Residential Child Care
Prospects and Challenges
Edited by Andrew Kendrick
Jessica Kingsley Publishers
Residential Child Care draws on the latest research to offer guidance for developing best practice, policy and improved outcomes for children and young people.Contributors examine important aspects of residential care work, and address the concerns about the poor outcomes for young people leaving care and the role of residential child care as a positive choice within the range of care services. Key issues addressed include promoting well-being and development for young people; tackling potential discrimination in residential policy and practice; responding to areas of discord in residential child care; and underpinning themes relating to residential child care, such as staff development and support.This book will provide essential reading for policy makers, managers and practitioners in residential care and the social services, and students in the field.
'Contributions examine a number of recurring themes and pay particular attention to the importance of the relationship between young people and residential staff members. This book is an essential addition to the literature on residential child care.'- ChildRight'This is a refreshingly readable book which looks at both research findings and practical ways of working to improve the care of young people in residential settings. The book is divided into four sections with wide-ranging contributions on promoting well-being and development, addressing discrimination, conflict and response, and context and culture... This is a book students, residential staff and managers should all find useful, with extensive references for following-up specific issues in more detail. I would highly recommended it for all those learning about, working in, or managing residential services for young people.'- Social Work'White academically sound, the book is also very readable and has a useful index that helps you to find the material you are looking for.'- Cafcass'This book draws on the latest research to offer guidance for developing best practice, policy and improved outcomes for children and young people. Contributors examine important aspects of residential care work and address the concerns about poor outcomes for young people leaving care, and the role of residential child care as a positive choice within the range of care services. Issues addressed include promoting well-being and development for young people; tackling potential discrimination in residential policy and practice, responding to areas of discord in residential child care; and underpinning themes relating to residential child care, such as child development and support.'- Human Givens
Andrew Kendrick is Professor of Residential Child Care at Strathclyde University, Scotland. He co-ordinates the research programme of the Scottish Institute for Residential Child Care and is Head of the Glasgow School of Social Work. He is a member of the Executive Committee of EUSARF (European Scientific Association for Residential and Foster Care for Children and Adolescents), a member of the editorial board of International Journal of Child and Family Welfare and Child & Youth Care Forum, and editor of the Scottish Journal of Residential Child Care.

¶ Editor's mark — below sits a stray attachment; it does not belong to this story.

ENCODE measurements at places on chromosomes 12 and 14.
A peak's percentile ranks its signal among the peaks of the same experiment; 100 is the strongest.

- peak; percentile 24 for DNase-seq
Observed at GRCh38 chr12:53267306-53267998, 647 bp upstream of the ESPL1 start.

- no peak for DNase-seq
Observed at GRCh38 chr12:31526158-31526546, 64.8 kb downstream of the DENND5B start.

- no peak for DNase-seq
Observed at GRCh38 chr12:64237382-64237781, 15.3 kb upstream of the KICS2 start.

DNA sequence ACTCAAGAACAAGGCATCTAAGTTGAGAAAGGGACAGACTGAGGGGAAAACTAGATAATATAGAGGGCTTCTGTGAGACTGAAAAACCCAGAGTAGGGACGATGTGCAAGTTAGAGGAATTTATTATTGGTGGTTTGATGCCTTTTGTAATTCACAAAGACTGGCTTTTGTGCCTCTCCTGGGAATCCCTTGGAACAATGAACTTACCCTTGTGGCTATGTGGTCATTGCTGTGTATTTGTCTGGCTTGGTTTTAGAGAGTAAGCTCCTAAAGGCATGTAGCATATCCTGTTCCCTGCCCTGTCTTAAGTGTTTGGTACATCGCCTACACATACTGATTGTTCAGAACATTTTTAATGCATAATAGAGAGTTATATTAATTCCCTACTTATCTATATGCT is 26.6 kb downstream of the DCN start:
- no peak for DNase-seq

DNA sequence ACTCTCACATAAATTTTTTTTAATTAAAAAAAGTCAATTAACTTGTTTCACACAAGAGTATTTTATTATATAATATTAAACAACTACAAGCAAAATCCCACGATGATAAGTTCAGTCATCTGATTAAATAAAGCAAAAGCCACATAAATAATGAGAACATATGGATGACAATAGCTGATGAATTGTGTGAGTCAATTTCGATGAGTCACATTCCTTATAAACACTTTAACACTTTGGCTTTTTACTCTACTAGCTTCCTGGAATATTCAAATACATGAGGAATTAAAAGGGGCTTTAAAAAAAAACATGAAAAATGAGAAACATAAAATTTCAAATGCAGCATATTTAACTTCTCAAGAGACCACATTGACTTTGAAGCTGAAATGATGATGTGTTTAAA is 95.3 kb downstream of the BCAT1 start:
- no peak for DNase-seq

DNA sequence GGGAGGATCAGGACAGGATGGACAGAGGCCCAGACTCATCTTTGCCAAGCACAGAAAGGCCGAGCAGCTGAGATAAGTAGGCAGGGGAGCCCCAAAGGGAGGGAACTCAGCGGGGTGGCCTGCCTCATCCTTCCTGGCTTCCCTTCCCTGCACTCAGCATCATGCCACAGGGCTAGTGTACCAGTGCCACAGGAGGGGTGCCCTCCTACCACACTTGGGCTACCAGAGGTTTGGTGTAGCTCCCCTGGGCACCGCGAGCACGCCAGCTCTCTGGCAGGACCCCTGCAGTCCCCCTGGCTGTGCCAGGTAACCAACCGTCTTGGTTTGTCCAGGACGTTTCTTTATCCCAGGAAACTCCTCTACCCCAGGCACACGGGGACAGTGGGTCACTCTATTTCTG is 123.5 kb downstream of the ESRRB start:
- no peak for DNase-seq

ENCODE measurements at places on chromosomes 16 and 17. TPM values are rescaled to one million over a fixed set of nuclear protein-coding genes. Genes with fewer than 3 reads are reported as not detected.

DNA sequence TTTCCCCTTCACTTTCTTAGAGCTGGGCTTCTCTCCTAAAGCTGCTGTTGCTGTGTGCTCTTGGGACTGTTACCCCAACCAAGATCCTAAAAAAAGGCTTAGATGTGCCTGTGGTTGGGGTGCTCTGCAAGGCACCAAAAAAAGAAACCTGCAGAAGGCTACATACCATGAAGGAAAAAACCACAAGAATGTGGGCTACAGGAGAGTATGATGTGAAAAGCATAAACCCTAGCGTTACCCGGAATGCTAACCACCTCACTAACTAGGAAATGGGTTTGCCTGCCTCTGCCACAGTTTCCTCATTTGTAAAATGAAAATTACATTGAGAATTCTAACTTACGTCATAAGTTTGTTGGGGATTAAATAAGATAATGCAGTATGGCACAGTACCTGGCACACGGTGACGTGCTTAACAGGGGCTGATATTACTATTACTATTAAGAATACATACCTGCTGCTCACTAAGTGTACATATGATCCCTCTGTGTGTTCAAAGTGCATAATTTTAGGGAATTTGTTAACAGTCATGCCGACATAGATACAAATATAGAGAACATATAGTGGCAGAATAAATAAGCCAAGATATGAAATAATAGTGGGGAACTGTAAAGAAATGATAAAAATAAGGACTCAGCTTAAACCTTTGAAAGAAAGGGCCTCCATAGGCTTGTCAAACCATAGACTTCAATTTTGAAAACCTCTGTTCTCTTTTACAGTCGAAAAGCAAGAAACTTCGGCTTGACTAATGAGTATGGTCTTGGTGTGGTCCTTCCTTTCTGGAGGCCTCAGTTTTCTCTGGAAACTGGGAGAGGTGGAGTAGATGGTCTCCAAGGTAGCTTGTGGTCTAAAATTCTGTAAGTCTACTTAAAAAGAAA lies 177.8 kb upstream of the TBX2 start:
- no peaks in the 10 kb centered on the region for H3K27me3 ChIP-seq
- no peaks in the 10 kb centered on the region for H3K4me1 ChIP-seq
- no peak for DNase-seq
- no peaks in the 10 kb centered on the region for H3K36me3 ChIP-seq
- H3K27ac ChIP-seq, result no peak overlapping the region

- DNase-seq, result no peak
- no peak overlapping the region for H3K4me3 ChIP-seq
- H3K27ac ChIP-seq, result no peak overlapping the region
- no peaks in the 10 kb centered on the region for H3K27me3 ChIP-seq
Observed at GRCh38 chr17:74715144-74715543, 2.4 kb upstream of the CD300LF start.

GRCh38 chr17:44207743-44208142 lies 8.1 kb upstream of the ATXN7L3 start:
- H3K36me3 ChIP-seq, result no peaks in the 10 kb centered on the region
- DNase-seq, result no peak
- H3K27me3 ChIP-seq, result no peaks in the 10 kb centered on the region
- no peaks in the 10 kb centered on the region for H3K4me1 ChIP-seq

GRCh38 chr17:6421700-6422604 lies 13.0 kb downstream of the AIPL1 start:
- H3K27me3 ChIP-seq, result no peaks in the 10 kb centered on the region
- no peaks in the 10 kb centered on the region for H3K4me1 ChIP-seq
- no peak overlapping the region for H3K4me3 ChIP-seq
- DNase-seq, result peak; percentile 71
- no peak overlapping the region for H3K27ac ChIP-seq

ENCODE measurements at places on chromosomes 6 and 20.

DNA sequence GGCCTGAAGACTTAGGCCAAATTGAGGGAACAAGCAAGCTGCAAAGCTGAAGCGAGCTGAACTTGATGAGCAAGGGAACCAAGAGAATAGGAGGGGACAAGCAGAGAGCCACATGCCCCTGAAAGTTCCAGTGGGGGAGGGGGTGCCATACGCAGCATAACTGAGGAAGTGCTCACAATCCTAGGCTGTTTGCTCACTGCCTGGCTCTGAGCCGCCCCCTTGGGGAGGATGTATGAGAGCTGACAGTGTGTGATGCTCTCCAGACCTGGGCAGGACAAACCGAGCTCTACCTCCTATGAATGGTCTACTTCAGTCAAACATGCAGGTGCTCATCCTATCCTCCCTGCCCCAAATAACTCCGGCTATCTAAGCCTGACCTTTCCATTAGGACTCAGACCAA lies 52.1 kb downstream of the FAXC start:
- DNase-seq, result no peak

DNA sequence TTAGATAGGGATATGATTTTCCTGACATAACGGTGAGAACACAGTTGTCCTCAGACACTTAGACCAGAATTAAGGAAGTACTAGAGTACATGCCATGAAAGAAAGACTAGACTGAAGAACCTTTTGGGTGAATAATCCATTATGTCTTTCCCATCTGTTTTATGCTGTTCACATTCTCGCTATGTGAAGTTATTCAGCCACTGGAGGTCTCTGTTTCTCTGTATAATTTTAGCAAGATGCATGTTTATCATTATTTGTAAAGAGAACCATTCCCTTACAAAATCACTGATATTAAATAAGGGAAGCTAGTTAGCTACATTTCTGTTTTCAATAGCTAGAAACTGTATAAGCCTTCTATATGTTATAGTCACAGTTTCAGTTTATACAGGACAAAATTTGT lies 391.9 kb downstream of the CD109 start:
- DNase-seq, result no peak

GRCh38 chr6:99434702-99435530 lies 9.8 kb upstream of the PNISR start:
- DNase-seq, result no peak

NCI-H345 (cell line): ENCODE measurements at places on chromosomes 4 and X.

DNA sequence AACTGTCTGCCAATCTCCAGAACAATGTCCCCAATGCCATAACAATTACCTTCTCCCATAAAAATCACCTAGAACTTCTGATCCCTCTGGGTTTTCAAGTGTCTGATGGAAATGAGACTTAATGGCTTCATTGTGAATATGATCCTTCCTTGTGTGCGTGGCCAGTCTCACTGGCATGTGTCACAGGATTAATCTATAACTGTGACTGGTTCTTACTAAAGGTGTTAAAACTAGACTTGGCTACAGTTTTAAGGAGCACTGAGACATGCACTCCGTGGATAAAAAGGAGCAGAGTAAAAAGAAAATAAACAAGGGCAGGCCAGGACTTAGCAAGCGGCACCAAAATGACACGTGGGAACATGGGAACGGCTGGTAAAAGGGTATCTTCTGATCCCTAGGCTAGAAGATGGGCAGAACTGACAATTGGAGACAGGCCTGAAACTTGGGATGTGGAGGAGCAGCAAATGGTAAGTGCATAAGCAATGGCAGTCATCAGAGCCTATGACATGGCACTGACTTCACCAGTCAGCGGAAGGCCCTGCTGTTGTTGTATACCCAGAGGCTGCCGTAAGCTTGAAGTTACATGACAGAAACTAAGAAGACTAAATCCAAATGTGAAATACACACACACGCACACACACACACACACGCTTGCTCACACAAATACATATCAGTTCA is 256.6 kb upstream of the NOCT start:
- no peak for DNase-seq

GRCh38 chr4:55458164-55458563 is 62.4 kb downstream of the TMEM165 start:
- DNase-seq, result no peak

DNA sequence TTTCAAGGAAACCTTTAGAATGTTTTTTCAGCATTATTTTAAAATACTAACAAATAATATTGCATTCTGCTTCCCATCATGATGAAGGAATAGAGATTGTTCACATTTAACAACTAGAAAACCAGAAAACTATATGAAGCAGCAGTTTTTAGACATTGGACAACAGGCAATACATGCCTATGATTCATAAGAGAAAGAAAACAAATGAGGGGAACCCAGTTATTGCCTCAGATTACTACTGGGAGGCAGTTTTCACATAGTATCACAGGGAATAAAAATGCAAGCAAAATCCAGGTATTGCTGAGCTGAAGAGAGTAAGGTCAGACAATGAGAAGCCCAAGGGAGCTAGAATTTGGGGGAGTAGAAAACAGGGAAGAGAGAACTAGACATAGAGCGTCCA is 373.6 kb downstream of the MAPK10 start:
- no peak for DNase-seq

1. Introduction: Residential Child Care. Andrew Kendrick, Universities of Strathclyde and Glasgow. Promoting Well-being and Development 2. Could Do Better! Supporting the Education of Looked After Children. Joe Francis, University of Edinburgh.3. The Health of Looked After Children in Residential Care. Jane Scott, University of Dundee; Harriet Ward, University of Loughborough; and Malcolm Hill, University of Strathclyde. 4. Mental Health and Children and Young People in Residential Care. Michael van Beinum, NHS Lanarkshire and University of Glasgow. 5. The Concept of Resilience: Messages for Residential Child Care. Brigid Daniel, University of Dundee. 6. Young People Leaving Residential Care: Experiences and Outcomes. Jo Dixon, University of York. Addressing Issues of Discrimination 7. Gender Matters in Residential Child Care. Teresa O'Neill, University of Bristol. 8. Disabled Children in Residential Settings. Kirsten Stalker, University of Strathclyde. 9. Black and Minority Ethnic Children and Young People in Residential Care. Andrew Kendrick, Universities of Strathclyde and Glasgow. Conflict and Response. 10. Prioritising Young People's Concerns in Residential Care: Responding to Peer Violence. Christine Barter, University of Bristol. 11. Hold On: Physical Restraint in Residential Child Care. Laura Steckley and Andrew Kendrick, Universities of Strathclyde and Glasgow. 12. Blurring the Boundaries: The Relationship between Secure Accomodation and `Alternatives' in Scotland. Aileen Barclay, University of Stirling and Lynne Hunter, University of Strathclyde. Context and Culture. 13. Children's Voices, Children's Rights. Ruth Emond, University of Stirling. 14. Therapeutic Approaches in Residential Child Care. Irene Stevens and Judy Furnivall, Scottish Institute of Residential Child Care, University of Strathclyde. 15. Staffing, Training and Recruitment: Outcomes for Young People in Resdiential Care in Three Countries. Claire Cameron and Janet Boddy, Institute of Education, University of London. 16. Leadership, Structure and Culture in Residential Child Care. Roger Bullock, Dartington Social Research Unit. Subject index. Author index.
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